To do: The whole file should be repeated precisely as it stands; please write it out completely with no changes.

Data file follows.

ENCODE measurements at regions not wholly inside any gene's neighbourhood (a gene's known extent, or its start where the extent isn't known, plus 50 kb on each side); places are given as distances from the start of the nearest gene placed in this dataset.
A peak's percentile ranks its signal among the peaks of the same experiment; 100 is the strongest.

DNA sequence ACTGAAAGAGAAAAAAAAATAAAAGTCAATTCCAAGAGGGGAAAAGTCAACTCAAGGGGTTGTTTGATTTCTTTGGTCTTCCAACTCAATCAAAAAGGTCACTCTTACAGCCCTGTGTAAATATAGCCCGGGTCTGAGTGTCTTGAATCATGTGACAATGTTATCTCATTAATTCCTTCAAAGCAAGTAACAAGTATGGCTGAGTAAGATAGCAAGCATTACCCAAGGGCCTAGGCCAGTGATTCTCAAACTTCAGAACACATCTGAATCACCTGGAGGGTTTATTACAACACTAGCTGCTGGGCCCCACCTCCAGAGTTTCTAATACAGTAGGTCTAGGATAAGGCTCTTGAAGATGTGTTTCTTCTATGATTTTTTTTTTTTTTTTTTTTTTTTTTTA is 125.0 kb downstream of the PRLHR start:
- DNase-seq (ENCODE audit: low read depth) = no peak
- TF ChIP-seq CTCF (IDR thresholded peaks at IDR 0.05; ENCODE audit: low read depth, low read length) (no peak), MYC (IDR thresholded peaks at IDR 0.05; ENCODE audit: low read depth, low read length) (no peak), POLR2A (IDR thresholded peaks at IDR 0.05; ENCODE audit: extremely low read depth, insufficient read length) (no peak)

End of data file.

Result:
ENCODE measurements at regions not wholly inside any gene's neighbourhood (a gene's known extent, or its start where the extent isn't known, plus 50 kb on each side); places are given as distances from the start of the nearest gene placed in this dataset.
A peak's percentile ranks its signal among the peaks of the same experiment; 100 is the strongest.

DNA sequence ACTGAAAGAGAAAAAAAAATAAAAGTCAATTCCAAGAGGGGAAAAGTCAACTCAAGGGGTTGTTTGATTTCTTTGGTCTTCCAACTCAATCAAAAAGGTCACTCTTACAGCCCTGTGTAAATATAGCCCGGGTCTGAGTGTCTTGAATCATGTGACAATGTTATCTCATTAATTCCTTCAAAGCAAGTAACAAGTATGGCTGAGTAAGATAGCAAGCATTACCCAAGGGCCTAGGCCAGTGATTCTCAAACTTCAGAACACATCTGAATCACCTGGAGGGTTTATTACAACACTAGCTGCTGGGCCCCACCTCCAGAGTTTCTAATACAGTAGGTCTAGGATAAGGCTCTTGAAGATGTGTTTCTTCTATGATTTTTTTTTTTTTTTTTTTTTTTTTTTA is 125.0 kb downstream of the PRLHR start:
- DNase-seq (ENCODE audit: low read depth) = no peak
- TF ChIP-seq CTCF (IDR thresholded peaks at IDR 0.05; ENCODE audit: low read depth, low read length) (no peak), MYC (IDR thresholded peaks at IDR 0.05; ENCODE audit: low read depth, low read length) (no peak), POLR2A (IDR thresholded peaks at IDR 0.05; ENCODE audit: extremely low read depth, insufficient read length) (no peak)